Thanks to Qiana Towns for today's post about the importance of literary friendship.
Qiana Towns writes, teaches, and rears her two muses from home base (Flint, Mi). She loves spinach, meditation, music, and poems. Should she ever be reincarnated, she wishes to return as a notebook. In her spare time she looks for things to do sparingly.
“Friendship is born at that moment when one person says to another: "What! You too? I thought I was the only one.” --C.S. Lewis
Recently, Anastacia Tolbert, JP Howard, and I were featured in conversation at the website HER KIND--A Literary Community Powered By VIDA: Women In Literary Arts. For me, rereading our conversation was a magical experience. It allowed me to reflect on how cosmic our bond is, and how significant their presence in my life has been. Like some young writers, I presumed the writer's life to be “singular” and “lonely.” However, the presence of these two women—who can readily identify with my experience as a mother/teacher/nurturer/writer—has given me a varied (and contradictory) perspective. I am often alone, and I am never alone.
Our friendship began in 2007 with a coffee run while attending the Cave Canem retreat. That ride into town on a sunny June morning to pick up a caramel macchiato didn't feel like a trip with strangers. Stacey and JP instantly felt to me like old girlfriends. We swapped stories about our experiences with poetry and in life. We used that week at CC to build our poems and our friendship and we didn't lose that bond when we returned to our respective homes (Kansas, New York, and Michigan).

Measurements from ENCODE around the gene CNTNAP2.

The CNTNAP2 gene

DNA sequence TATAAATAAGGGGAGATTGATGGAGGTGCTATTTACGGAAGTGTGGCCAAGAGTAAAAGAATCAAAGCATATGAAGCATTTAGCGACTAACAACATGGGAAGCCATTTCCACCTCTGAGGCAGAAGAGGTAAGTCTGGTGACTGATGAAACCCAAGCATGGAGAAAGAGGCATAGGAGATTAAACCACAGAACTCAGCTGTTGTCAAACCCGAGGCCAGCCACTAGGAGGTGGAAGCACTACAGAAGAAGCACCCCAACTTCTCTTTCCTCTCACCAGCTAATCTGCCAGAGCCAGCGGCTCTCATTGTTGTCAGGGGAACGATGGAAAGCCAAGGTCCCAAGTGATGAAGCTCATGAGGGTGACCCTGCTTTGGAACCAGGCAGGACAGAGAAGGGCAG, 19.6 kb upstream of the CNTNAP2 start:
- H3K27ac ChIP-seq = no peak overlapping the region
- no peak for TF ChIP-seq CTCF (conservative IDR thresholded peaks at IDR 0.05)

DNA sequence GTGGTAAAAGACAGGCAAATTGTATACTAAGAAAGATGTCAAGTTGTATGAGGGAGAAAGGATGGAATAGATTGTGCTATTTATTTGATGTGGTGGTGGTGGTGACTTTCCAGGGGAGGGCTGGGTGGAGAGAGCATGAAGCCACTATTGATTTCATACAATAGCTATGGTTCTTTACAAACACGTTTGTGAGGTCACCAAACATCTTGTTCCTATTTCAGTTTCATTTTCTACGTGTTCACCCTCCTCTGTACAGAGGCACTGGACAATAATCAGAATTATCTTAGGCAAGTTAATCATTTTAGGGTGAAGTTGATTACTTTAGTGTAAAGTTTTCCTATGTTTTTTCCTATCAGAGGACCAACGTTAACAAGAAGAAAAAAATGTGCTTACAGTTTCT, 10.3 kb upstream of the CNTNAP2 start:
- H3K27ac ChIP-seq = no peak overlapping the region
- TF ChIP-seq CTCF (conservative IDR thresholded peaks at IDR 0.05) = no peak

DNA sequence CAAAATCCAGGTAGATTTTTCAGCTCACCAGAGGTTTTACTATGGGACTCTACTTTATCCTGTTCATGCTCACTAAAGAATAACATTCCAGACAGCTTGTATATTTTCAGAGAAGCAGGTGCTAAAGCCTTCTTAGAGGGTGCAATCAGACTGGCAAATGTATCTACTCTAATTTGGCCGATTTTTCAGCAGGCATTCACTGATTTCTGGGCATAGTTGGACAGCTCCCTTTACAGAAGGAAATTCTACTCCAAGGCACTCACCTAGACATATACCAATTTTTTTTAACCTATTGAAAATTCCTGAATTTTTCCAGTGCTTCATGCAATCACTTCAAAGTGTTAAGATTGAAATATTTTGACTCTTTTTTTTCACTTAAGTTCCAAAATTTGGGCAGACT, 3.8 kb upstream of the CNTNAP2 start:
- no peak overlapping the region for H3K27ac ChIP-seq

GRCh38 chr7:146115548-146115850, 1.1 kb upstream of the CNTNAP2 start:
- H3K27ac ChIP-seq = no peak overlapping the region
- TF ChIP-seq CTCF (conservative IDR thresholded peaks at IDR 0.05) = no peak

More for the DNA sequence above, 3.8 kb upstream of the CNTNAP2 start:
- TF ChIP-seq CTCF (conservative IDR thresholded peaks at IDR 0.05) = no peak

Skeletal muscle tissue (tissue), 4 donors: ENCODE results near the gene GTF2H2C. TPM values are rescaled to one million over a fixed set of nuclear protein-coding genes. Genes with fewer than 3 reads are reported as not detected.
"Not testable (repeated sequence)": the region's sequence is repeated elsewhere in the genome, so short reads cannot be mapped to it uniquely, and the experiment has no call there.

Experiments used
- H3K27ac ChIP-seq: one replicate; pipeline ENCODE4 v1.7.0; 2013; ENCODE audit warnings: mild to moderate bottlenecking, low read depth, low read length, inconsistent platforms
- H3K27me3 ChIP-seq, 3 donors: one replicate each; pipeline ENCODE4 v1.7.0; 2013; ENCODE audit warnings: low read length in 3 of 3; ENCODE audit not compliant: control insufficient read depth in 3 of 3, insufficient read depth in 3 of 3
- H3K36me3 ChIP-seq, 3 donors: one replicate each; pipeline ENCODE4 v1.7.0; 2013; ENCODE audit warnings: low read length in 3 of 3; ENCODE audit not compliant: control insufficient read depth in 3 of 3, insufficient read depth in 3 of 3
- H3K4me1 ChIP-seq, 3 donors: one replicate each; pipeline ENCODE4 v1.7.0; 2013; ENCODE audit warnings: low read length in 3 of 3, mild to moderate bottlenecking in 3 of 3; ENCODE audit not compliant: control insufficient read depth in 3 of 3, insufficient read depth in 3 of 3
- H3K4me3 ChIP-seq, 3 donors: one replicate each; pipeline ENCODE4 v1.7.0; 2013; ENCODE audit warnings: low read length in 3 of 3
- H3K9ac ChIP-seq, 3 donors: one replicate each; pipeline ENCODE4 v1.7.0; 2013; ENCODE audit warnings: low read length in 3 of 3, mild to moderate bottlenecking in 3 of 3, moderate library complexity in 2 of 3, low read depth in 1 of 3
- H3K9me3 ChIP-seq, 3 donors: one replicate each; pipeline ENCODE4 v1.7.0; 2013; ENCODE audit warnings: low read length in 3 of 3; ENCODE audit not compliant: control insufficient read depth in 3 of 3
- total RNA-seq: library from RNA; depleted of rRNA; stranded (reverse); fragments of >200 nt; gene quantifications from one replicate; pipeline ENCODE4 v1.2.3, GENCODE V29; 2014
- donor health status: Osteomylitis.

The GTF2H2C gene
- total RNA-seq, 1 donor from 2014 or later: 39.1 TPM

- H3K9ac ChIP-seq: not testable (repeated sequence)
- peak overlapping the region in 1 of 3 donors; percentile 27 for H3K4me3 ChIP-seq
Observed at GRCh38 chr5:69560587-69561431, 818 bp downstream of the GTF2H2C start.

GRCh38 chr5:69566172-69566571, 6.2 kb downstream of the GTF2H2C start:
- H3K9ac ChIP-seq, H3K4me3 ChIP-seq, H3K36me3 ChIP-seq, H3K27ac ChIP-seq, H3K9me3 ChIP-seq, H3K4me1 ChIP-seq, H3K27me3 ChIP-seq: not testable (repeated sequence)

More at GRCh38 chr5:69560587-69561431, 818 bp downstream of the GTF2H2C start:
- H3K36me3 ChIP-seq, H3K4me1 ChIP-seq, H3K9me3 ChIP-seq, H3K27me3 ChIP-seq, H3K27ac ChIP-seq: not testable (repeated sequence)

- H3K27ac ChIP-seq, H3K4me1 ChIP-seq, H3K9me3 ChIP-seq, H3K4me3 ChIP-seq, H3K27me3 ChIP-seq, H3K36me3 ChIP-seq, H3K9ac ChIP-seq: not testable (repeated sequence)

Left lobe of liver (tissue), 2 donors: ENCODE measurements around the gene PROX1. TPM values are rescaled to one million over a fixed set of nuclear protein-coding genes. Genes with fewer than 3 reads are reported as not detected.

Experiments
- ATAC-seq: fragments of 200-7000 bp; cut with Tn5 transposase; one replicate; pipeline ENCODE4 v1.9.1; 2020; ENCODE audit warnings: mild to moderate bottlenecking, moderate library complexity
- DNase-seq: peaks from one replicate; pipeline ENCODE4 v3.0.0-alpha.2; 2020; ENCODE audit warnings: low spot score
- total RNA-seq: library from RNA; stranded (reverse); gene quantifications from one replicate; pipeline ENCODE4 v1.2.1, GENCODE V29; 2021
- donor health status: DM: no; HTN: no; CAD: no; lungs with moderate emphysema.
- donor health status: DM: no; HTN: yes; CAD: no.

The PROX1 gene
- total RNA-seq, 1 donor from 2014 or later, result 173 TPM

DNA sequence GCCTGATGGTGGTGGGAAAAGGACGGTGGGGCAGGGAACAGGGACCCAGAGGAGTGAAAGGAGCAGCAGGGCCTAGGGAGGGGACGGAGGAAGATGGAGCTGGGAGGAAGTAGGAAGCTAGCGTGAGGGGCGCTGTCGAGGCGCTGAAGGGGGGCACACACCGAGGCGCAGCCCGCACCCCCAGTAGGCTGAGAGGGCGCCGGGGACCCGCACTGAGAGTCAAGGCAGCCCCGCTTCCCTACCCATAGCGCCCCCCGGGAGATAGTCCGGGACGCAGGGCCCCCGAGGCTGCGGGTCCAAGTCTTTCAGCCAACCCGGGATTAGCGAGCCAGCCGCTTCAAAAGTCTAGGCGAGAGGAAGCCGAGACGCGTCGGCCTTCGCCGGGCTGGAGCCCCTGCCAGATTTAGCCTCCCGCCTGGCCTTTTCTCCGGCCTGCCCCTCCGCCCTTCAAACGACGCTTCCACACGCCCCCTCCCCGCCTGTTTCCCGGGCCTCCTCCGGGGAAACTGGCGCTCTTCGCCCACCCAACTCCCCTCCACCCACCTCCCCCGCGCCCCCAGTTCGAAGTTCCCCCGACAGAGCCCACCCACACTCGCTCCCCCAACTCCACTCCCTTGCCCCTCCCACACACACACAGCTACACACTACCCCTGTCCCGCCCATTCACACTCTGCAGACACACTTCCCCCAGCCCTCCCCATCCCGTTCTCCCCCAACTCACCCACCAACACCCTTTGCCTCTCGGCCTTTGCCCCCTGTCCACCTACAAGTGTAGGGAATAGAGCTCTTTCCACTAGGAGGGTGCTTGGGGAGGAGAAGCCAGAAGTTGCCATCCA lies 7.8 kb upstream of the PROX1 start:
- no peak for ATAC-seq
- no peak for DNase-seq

Over the years, these two writing warriors have become my confidants and true sisters. Moreover, they've become my most ardent, vocal cheerleaders in the poetry world. It's almost as if I've increased my chances of being successful just by being acquainted. In fact, we share our victories. If one of us gets a piece picked up by a journal or, say, gets into Bread Loaf, we celebrate one anothers' win as if it were our own. Conversely, having one another allows us to disperse (yes!) the weight of rejection and other defeats. They encourage me and I them.
True enough, as writers most of us value creative solitude. But if it is true, as Nietzsche said, that solitude makes us tougher on ourselves, then it becomes beneficial for every writer to have an outlet, some person or network put into place to help ease the 'lonelies.' Some other living being who shares in the experience and can identify with the struggle, however ugly or beautiful it may be.
Perhaps this isn't news to you, seasoned writer. Perhaps it is merely a reminder of something you learned along the way. Nevertheless, some young writer out there is tucked away in a dormitory or overpriced apartment writing the next great piece and thinking they are bound to a solitary existence. Dear young writer, it is true...and it is not true.